•  Summer – Grizzlies move to higher altitudes and are less likely to be sen unless wilderness trekking. Black bears are more likely to be seen in valley bottoms and feeding along roadside verges at dawn and dusk.
•  Autumn – Bears are busy feeding to build up fat reserve for the summer and may be so engrossed they don’t hear you approach.
•  Winter – Bears are hibernating so chances of meeting a bear are small.


Chance encounters with bears are one of the most rewarding parts of a holiday in Canada. Most people will see a bear at some point. Bear attacks are very rare as long as we make an effort to understand the bear and give it the space it needs. We saw one ‘bar jam’. A coach, several RVs and a dozen cars were parked all over the road with about 50 people milling around trying to take photographs of the bear. Some were disobeying all the rules and were stalking the bear to try and get that close up shot to impress people back home. As we wove our way through the cars I felt very sorry for the bear.

We saw most bears from the car early morning when they were feeding on verges. We did see a black bear with two cubs on the Linnet Lake Nature Trail in Waterton Lakes National Park. We had only walked about 5 minutes from the car park when we went round a bend on the trail and there was mother bear with two cubs about 100 yards ahead of us. Mum looked at us and ambled off round the bend. It was a moment to remember.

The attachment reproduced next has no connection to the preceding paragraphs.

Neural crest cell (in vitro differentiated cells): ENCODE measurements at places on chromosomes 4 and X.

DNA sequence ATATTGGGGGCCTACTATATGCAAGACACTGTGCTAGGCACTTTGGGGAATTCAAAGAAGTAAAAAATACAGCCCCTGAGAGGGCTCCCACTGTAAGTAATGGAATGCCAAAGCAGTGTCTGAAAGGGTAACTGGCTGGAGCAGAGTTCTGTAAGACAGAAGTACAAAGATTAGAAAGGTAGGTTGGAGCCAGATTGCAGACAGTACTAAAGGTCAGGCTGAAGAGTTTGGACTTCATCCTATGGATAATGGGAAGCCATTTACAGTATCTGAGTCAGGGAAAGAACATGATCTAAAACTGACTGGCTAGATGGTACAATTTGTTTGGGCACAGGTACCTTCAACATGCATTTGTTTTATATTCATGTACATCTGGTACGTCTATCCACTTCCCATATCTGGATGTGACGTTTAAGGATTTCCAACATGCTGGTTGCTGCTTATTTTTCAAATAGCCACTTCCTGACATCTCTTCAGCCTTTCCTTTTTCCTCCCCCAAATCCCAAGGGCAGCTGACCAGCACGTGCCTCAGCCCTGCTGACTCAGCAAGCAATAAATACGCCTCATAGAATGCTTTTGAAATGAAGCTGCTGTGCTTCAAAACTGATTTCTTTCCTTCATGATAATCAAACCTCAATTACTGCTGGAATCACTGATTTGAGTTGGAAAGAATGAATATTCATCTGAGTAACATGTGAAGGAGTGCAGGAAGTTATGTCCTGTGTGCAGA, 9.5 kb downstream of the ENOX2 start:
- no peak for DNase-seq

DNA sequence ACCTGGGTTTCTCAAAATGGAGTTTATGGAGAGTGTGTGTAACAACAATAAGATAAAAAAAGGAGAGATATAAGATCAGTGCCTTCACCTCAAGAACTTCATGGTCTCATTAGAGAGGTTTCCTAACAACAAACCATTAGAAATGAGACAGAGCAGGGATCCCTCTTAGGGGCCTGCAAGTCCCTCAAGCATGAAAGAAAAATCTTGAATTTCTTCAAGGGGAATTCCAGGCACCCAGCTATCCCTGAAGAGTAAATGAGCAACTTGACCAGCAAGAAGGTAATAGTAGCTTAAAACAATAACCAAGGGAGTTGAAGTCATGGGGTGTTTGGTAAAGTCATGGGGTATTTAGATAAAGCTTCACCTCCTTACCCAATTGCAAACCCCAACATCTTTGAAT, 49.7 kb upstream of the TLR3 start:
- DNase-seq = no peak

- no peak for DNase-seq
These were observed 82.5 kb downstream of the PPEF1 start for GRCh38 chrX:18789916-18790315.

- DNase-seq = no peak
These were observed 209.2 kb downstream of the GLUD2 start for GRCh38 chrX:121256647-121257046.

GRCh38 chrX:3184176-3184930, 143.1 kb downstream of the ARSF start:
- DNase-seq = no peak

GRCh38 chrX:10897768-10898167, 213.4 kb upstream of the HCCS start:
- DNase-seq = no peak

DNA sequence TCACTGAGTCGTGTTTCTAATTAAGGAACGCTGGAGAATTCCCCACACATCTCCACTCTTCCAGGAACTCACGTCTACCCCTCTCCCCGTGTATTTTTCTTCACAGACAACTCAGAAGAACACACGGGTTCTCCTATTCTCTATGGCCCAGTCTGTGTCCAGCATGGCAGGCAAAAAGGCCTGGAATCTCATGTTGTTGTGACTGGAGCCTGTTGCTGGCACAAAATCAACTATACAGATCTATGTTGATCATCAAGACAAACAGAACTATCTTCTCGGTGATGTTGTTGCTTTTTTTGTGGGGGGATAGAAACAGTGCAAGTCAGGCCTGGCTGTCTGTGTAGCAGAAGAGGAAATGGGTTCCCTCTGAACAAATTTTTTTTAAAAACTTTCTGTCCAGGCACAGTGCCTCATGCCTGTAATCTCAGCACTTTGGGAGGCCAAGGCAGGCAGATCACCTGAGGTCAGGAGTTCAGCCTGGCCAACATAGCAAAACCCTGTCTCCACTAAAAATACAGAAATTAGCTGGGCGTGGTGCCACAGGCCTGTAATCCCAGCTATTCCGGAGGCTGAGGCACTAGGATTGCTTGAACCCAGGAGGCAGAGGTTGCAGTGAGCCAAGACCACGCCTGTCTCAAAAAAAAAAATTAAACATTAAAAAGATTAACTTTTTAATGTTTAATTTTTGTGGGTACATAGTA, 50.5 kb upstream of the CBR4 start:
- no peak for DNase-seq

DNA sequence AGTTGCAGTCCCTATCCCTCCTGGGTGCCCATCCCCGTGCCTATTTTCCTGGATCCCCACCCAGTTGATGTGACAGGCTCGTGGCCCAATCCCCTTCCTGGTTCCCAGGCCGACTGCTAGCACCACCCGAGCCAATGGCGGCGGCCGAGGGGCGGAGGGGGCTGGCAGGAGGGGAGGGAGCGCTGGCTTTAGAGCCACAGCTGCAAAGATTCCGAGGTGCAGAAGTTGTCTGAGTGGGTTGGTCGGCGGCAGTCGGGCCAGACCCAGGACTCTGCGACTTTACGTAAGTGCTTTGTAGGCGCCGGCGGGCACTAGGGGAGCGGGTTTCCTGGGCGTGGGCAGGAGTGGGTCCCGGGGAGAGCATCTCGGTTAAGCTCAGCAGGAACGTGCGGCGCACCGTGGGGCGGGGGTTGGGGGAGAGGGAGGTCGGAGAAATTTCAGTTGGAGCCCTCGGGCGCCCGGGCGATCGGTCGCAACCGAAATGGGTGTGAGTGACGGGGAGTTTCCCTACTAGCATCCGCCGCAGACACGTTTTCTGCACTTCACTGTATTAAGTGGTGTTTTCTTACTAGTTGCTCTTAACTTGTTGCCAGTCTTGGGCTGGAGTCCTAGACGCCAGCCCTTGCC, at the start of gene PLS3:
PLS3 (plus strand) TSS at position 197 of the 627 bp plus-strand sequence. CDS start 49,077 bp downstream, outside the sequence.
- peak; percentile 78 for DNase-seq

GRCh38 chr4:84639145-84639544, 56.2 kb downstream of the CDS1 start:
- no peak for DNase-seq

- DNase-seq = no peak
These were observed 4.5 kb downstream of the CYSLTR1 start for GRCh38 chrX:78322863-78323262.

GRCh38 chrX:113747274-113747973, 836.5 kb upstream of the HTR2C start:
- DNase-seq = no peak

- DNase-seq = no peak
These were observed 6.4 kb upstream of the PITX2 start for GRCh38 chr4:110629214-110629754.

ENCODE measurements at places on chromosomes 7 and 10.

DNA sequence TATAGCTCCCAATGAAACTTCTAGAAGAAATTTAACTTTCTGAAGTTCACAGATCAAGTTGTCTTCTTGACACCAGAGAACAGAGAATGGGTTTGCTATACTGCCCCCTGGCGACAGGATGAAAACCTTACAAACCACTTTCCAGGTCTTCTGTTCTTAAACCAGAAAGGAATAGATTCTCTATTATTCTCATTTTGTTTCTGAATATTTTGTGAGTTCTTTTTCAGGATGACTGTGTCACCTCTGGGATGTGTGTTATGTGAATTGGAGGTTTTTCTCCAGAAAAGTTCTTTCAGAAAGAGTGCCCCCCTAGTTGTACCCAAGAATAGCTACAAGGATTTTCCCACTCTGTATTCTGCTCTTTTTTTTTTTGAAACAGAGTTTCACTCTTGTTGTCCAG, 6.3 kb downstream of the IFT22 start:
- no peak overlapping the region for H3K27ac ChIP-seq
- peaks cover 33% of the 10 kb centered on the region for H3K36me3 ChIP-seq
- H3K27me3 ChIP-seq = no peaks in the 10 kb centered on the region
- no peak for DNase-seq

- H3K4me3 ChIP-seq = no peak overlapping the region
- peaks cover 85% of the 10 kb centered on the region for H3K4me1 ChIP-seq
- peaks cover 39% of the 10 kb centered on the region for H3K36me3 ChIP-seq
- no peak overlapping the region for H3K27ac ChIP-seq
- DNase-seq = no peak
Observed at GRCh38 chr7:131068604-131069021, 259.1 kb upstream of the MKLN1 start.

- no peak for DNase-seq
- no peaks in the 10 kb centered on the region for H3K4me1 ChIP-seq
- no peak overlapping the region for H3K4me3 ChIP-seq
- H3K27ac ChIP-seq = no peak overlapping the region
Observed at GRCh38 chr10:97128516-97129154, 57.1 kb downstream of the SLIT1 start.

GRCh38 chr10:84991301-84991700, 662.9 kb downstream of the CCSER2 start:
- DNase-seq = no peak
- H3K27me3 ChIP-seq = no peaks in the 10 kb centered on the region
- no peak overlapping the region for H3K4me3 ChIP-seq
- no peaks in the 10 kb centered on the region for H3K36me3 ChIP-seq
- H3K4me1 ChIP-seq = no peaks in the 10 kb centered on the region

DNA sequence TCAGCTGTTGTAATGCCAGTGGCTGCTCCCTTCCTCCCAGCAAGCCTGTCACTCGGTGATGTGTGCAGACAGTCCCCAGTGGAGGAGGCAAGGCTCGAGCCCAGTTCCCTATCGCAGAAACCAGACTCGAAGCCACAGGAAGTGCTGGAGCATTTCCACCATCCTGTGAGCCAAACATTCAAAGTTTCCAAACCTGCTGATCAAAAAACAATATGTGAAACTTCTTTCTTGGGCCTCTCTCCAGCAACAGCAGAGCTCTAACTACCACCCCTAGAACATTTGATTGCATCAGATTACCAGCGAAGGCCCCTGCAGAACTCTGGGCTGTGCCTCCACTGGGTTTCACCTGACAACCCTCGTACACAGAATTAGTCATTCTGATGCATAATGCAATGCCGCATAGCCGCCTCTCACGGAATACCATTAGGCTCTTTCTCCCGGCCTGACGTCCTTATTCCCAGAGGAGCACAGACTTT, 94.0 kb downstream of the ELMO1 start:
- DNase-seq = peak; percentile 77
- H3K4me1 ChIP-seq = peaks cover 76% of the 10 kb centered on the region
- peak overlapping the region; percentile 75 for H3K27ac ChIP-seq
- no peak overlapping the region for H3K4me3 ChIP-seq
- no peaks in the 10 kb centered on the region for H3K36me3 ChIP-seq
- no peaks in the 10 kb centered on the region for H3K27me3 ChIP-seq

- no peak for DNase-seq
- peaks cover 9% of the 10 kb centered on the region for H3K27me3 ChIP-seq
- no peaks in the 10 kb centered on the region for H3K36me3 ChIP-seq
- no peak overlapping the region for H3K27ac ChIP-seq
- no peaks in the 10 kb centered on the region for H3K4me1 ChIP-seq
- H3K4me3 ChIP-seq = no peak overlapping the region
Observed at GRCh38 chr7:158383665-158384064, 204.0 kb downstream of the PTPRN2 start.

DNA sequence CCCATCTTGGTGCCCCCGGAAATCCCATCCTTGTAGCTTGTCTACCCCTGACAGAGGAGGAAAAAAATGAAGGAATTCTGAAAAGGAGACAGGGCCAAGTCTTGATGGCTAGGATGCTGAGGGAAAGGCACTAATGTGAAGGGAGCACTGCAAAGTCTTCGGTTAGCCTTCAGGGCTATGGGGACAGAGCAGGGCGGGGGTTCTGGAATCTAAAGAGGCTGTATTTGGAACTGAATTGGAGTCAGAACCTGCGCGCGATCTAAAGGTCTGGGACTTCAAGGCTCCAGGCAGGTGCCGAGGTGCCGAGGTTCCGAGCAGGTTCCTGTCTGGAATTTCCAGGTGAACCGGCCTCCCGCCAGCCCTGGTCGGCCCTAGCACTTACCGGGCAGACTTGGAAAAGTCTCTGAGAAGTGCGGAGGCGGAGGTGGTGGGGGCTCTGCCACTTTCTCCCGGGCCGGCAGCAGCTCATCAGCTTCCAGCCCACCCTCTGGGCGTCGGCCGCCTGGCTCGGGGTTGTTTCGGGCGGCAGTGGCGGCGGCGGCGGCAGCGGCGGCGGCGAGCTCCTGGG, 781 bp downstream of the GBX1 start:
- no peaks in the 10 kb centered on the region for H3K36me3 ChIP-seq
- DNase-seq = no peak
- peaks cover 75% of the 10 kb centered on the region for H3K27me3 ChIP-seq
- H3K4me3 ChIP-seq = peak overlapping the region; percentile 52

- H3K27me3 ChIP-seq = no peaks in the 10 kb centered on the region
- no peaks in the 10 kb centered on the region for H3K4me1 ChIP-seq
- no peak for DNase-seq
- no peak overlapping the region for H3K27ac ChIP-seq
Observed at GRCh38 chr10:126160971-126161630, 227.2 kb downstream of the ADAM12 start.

There was still snow on the ground around Cameron Lake in Waterton Lakes National Park and first thing in the morning we often saw bear prints in the snow although we never saw any bears while we were out.

Be Bear Aware and enjoy your encounters.

Parks Canada Guidance on bears is here.

A report of our trip to Canada can be read here

I have written a series of more detailed report for Silver Travel Advisor. 


171 people found this review helpful

Did you find this review helpful? YES

This review is solely based on the opinion of a Silver Travel Advisor member and not of Silver Travel Advisor Ltd.

More about 'Canada and Bears'

Silver Travel Advisor Recommended Partner: Frontier Canada

Why not read other articles and reviews possibly related to this one?
Read more

What are your thoughts?

To leave a comment, please Sign in